Food stamps to be accepted at Taco Bell?

PHOENIX - Food stamps are already accepted at several fast food restaurants in the Valley and the programs may soon be expanding but some say that's a bad idea.

A proposal by the company that owns Taco Bell and Pizza Hut is getting a lot of reaction across the country.

Yum! Brands , which also owns KFC , wants people on food stamps to spend their tax dollars at their restaurants.

It's part of a pilot program from the USDA already happening in Arizona.

Currently, you can use food stamps to buy a meal at several El Pollo Loco restaurants throughout the Valley as well as certain Domino's Pizza locations.

The program is designed to help people who might otherwise have a hard time getting a hot meal.

"There are people who simply cannot cook for themselves," said Steve Meissner, spokesman for the Arizona Department of Economic Security , the agency that administers the food stamp program in Arizona. "If you're homeless, you can't cook for yourself. If you have a disability that makes it difficult, you can't cook for yourself."

A Yum! spokesperson released the following statement to ABC15:

"It makes perfect sense to expand a program that's working well in California, Arizona and Michigan, enabling the homeless, elderly and disabled to purchase prepared meals with SNAP benefits in a restaurant environment just as they can purchase ingredients in a supermarket."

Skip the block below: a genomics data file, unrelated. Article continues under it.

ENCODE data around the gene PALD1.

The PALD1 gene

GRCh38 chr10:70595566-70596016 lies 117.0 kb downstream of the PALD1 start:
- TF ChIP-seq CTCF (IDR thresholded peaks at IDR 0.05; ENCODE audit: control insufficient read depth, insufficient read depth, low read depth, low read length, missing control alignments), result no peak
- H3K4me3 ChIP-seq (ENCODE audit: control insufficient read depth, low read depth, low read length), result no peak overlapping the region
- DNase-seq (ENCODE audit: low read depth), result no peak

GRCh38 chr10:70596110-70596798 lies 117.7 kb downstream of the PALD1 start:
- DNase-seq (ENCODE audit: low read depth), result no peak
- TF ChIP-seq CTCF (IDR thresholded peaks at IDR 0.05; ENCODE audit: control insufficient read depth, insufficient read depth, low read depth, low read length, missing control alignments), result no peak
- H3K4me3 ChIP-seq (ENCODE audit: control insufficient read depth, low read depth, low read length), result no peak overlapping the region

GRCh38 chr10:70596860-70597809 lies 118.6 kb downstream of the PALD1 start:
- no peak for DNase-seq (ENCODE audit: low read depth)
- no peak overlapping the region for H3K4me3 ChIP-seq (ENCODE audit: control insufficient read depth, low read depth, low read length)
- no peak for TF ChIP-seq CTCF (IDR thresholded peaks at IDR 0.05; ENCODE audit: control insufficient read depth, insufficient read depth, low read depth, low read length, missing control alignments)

But Valley nutritionist Don Matesz thinks the program could do more harm than good.

"Just generally I think it's a bad idea to use food stamps at fast food restaurants," said Matesz, owner of the Barefoot Acupuncture Clinic .

Matesz claims 80 percent of the patients he treats admit to eating fast food often.

He says that can lead to liver problems, diabetes and heart disease.

"It's convenient food," said Matesz. "You eat two to three meals a day there and not do much physical activity, it's going to add up."

The Department of Economic Security encourages restaurants to provide healthy meals and for food stamp users to avoid the unhealthy options.

But Meissner says they cannot and do not mandate it.

"We're not the food police," said Meissner. "We don't want to be the food police. We have no right to tell people what to eat and how to eat.

The USDA will ultimately decide whether to expand the program or discontinue it altogether.

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